Running on veggies.
Taking up challenges fueled by plants.
Expanding my boundaries.
One jar of peanut butter at a time.
My name is Vincent Smets, 30 years old, living in Leuven (Belgium). I am a phd student at the KU Leuven where I do research about sustainable city planning in the future. More specifically my research is about how vegetation in an urban context can improve the hydrological balance by letting more rainwater infiltrate in the soil to replenish the often depleted groundwater table underneath cities, instead of losing the water through runoff over impervious surfaces.
I have always liked being active and in my free time sports take up to majority of my time. I’ve been training frequently in gyms since I was 16 and during the past 5 years I also worked as an instructor a few evenings each week. Two years ago I found a new hobby: running. It started as a challenge between friends to run a marathon. Three months later we completed that challenge and I ran my first marathon in Valencia (November 2017). Happy with my result I wanted to see how much further I could go. That’s when I found ultra running. Three months after Valencia I did my first 50k and since then I have competed in several 50 – 70k races. Something about the combination of pushing yourself both physically and mentally in the middle of nature really got me hooked. This year I want to take it to a new level and start running 100k- and 100 mile distances.
As you probably guessed by the name of this site, I’m doing this on a whole food vegan diet. I’ve grown up vegetarian and 4 years ago I switched to a vegan diet. Never looked back since.
The sinister 7 is a ultramarathon held in Crowsnest pass, Canada. With a maximum finish time of 30 hours and 6300 m of vertical gain, this 100 mile race is considered one of the toughest endurance events in Canada. I have never run this far before and with a finish rate of only 20-30% each year the odds are against me, just the way I like it!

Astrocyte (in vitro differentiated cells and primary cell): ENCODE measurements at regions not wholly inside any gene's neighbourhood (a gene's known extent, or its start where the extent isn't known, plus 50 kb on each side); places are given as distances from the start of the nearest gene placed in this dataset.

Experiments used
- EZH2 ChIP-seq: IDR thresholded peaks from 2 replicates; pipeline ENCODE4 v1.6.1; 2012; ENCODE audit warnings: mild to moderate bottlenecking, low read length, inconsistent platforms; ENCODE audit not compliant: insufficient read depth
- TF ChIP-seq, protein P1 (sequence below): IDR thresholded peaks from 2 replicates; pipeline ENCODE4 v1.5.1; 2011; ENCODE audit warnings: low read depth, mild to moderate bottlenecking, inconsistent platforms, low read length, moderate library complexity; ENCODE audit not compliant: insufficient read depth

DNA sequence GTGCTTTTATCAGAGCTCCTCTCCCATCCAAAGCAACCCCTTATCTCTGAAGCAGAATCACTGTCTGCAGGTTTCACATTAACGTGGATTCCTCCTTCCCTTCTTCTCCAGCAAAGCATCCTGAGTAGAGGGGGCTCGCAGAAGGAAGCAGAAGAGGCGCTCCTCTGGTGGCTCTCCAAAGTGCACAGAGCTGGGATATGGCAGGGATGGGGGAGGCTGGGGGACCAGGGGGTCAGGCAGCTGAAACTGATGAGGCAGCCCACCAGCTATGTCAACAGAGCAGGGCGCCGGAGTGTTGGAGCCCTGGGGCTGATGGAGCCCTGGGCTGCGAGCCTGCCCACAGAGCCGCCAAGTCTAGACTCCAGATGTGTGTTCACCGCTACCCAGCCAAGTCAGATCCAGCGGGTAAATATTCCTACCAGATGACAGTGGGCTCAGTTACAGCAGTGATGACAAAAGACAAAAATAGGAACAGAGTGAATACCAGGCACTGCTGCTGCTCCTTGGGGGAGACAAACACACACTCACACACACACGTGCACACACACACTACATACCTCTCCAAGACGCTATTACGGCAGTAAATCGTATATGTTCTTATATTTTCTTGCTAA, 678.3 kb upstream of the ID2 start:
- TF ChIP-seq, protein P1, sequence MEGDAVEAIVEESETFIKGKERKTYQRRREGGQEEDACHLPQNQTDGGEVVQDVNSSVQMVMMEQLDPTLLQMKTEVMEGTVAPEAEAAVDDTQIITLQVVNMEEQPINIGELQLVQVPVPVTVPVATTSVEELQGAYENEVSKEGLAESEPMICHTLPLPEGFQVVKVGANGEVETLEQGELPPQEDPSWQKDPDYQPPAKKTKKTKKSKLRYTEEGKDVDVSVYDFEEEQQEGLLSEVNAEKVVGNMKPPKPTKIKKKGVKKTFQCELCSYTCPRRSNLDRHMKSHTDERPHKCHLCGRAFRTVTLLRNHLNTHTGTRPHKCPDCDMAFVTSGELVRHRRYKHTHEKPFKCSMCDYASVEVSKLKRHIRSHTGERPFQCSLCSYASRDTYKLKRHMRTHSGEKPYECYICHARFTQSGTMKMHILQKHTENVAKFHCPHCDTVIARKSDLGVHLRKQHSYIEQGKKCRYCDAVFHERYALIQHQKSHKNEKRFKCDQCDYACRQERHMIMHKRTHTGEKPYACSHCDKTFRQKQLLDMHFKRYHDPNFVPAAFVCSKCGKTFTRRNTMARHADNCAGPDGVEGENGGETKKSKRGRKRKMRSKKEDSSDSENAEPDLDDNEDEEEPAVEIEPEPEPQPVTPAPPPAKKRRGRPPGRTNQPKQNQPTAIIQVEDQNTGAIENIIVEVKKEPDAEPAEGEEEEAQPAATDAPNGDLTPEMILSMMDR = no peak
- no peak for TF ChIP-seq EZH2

De Ark van Pollare is an animal shelter for farm- and meadow animals that was founded in 2014. It differs from a classic animal shelter because they don’t try to relocate all of their animals. Animals that were severely mistreated or neglected stay there for the remainder of their days. Old or disabled animals also stay in the Ark for the rest of their lives. When visiting the Ark, you are greeted by cows, lamas, horses, pigs, chickens and many more of its inhabitants.
Another difference between the Ark and other shelters is that they work with young people who got a ‘time-out’ card from school and people who need to do community service. Letting them take care for their animals is a win-win for both people and animals. People with a burnout, depression, autism, .. are also welcome as caretakers for the animals.
De Ark van Pollare is a licensed shelter but doesn’t receive subsidies. They are completely dependent on fundraising and donations. Because the philosophy that the Ark embodies, finding a connection between humans and animals for the benefit of both, really resonates with me, I have chosen to donate all the money received from pledges to them.